Adnan G.

Numerade Educator

Determine the amplitude, period, and phase shift for the given function. Graph the function over one period. Indicate the $x$ -intercepts and the coordinates of the highest and Iowest points on the graph.

$$y=\cos (x+1)$$

Adnan G.

Numerade Educator

Determine the amplitude, period, and phase shift for the given function. Graph the function over one period. Indicate the $x$ -intercepts and the coordinates of the highest and Iowest points on the graph.

$$y=\frac{1}{2} \sin \left(\frac{\pi x}{2}-\pi^{2}\right)$$

Adnan G.

Numerade Educator

Determine the amplitude, period, and phase shift for the given function. Graph the function over one period. Indicate the $x$ -intercepts and the coordinates of the highest and Iowest points on the graph.

$$y=\cos \left(2 x-\frac{\pi}{3}\right)+1$$

Adnan G.

Numerade Educator

Determine the amplitude, period, and phase shift for the given function. Graph the function over one period. Indicate the $x$ -intercepts and the coordinates of the highest and Iowest points on the graph.

$$y=1-\cos \left(2 x-\frac{\pi}{3}\right)$$

Adnan G.

Numerade Educator

Determine the amplitude, period, and phase shift for the given function. Graph the function over one period. Indicate the $x$ -intercepts and the coordinates of the highest and Iowest points on the graph.

$$y=3 \cos \left(\frac{2 x}{3}+\frac{\pi}{6}\right)$$

Adnan G.

Numerade Educator

(a) Using pencil and paper, not a graphing utility, determine the amplitude, period, and (where appropriate) phase shift for each function.

(b) Use a graphing utility to graph each function for two complete cycles. [In choosing an appropriate viewing rectangle, you will need to use the information obtained in part (a).]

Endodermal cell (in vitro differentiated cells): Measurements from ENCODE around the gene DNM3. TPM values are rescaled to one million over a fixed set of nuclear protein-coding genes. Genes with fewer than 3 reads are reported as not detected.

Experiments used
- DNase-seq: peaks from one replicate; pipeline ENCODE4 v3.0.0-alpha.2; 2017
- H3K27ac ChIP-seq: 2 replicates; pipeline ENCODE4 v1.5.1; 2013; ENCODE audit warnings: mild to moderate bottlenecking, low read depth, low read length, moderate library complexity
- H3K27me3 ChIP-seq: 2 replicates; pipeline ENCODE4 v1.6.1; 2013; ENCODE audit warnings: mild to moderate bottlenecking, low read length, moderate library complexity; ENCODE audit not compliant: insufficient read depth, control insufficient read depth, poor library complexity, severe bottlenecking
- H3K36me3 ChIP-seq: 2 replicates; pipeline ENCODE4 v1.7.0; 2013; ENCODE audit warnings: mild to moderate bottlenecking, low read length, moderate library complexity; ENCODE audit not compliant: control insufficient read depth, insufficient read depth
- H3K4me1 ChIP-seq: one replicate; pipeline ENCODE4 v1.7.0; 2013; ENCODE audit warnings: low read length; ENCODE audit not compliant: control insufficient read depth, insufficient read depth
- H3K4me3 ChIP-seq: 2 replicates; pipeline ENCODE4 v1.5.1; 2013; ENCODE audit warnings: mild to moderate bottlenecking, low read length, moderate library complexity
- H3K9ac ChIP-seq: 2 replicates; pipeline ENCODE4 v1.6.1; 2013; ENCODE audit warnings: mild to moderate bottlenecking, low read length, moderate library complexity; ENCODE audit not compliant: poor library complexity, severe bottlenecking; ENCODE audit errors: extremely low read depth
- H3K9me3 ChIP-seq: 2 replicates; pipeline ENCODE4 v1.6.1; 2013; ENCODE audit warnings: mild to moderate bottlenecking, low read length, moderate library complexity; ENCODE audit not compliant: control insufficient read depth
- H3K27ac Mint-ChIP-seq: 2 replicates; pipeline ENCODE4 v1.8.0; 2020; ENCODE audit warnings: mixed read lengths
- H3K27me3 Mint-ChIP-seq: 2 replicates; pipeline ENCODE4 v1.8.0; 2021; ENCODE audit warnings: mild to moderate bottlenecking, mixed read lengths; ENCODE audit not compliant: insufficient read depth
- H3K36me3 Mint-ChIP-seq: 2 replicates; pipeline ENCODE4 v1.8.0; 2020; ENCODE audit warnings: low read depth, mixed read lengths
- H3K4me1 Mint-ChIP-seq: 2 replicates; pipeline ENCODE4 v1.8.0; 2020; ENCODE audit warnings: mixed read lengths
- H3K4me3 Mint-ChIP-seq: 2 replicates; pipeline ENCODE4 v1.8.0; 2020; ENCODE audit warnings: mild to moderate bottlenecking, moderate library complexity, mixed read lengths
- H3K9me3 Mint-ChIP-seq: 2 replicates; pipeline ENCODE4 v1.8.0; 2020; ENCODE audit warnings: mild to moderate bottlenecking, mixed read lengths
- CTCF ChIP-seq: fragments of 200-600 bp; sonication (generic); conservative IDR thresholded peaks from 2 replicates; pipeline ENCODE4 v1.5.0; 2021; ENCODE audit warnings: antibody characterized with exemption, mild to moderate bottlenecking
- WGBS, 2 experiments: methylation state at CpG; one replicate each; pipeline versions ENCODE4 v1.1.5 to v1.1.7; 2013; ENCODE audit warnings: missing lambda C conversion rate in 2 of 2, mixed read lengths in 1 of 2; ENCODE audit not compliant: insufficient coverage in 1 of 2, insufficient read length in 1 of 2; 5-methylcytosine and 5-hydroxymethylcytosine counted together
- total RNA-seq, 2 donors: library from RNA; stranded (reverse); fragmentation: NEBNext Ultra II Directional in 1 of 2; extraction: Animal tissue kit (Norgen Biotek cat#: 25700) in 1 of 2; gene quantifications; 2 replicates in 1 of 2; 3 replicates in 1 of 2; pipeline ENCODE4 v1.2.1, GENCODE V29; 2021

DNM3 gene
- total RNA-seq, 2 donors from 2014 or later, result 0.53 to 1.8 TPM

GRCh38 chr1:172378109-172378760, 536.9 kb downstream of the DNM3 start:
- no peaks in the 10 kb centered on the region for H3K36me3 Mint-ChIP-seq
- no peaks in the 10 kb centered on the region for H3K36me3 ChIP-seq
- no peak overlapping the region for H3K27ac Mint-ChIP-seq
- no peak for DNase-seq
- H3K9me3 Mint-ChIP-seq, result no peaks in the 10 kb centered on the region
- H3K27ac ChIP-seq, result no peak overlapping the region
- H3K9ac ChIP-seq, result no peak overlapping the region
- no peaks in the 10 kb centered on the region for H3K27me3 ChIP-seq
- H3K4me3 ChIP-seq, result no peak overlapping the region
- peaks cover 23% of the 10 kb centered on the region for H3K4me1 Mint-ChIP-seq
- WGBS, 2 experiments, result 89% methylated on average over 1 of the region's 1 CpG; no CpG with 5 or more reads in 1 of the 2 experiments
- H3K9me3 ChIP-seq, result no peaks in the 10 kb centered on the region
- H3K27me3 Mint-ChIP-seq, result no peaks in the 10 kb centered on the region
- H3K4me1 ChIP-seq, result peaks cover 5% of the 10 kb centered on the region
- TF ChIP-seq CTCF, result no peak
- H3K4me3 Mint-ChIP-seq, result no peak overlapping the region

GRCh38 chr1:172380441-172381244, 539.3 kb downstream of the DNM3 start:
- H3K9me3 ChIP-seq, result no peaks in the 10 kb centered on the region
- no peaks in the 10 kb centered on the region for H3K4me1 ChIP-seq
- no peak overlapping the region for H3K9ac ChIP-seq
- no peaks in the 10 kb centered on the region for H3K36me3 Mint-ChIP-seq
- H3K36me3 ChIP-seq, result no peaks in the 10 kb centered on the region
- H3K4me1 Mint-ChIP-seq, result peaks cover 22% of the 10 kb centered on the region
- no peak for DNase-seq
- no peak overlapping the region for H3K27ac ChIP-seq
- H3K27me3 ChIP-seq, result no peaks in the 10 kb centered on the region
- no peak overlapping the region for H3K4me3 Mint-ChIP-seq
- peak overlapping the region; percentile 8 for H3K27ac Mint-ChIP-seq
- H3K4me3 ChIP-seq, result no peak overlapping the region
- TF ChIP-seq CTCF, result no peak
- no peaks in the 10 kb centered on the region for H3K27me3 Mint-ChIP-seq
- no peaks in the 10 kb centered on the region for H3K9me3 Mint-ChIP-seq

(c) Use the graphing utility to estimate the coordinates of the highest and the lowest points on the graph.

(d) Use the information obtained in part (a) to specify the exact values for the coordinates that you estimated in part (c).

$$y=-2.5 \cos (3 x+4)$$

Adnan G.

Numerade Educator

(a) Using pencil and paper, not a graphing utility, determine the amplitude, period, and (where appropriate) phase shift for each function.

(b) Use a graphing utility to graph each function for two complete cycles. [In choosing an appropriate viewing rectangle, you will need to use the information obtained in part (a).]

(c) Use the graphing utility to estimate the coordinates of the highest and the lowest points on the graph.

(d) Use the information obtained in part (a) to specify the exact values for the coordinates that you estimated in part (c).

$$y=-2.5 \cos (3 \pi x+4)$$

Adnan G.

Numerade Educator

(a) Using pencil and paper, not a graphing utility, determine the amplitude, period, and (where appropriate) phase shift for each function.

(b) Use a graphing utility to graph each function for two complete cycles. [In choosing an appropriate viewing rectangle, you will need to use the information obtained in part (a).]

(c) Use the graphing utility to estimate the coordinates of the highest and the lowest points on the graph.

(d) Use the information obtained in part (a) to specify the exact values for the coordinates that you estimated in part (c).